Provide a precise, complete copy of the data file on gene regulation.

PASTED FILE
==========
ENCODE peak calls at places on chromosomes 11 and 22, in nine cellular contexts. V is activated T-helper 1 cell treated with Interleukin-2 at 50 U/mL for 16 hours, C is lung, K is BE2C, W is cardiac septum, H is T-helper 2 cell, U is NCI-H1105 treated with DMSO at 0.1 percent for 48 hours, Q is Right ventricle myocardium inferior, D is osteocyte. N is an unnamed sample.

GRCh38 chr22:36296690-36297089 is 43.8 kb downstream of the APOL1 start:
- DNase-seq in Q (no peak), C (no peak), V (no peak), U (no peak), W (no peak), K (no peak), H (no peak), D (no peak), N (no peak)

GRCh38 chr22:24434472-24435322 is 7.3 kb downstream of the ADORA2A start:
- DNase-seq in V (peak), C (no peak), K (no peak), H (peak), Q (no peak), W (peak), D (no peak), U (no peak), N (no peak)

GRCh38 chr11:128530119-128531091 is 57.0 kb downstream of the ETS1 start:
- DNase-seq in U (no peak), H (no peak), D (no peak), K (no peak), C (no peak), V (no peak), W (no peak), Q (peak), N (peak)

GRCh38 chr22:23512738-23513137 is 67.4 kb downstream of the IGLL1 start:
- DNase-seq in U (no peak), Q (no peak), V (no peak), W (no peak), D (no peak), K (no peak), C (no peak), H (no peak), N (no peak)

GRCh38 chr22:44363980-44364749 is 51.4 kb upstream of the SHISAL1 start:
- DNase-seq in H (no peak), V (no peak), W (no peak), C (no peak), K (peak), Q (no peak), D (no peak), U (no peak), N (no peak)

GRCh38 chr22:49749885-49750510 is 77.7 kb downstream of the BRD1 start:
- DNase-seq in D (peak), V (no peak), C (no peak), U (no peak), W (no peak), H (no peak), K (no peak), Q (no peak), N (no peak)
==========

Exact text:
ENCODE peak calls at places on chromosomes 11 and 22, in nine cellular contexts. V is activated T-helper 1 cell treated with Interleukin-2 at 50 U/mL for 16 hours, C is lung, K is BE2C, W is cardiac septum, H is T-helper 2 cell, U is NCI-H1105 treated with DMSO at 0.1 percent for 48 hours, Q is Right ventricle myocardium inferior, D is osteocyte. N is an unnamed sample.

GRCh38 chr22:36296690-36297089 is 43.8 kb downstream of the APOL1 start:
- DNase-seq in Q (no peak), C (no peak), V (no peak), U (no peak), W (no peak), K (no peak), H (no peak), D (no peak), N (no peak)

GRCh38 chr22:24434472-24435322 is 7.3 kb downstream of the ADORA2A start:
- DNase-seq in V (peak), C (no peak), K (no peak), H (peak), Q (no peak), W (peak), D (no peak), U (no peak), N (no peak)

GRCh38 chr11:128530119-128531091 is 57.0 kb downstream of the ETS1 start:
- DNase-seq in U (no peak), H (no peak), D (no peak), K (no peak), C (no peak), V (no peak), W (no peak), Q (peak), N (peak)

GRCh38 chr22:23512738-23513137 is 67.4 kb downstream of the IGLL1 start:
- DNase-seq in U (no peak), Q (no peak), V (no peak), W (no peak), D (no peak), K (no peak), C (no peak), H (no peak), N (no peak)

GRCh38 chr22:44363980-44364749 is 51.4 kb upstream of the SHISAL1 start:
- DNase-seq in H (no peak), V (no peak), W (no peak), C (no peak), K (peak), Q (no peak), D (no peak), U (no peak), N (no peak)

GRCh38 chr22:49749885-49750510 is 77.7 kb downstream of the BRD1 start:
- DNase-seq in D (peak), V (no peak), C (no peak), U (no peak), W (no peak), H (no peak), K (no peak), Q (no peak), N (no peak)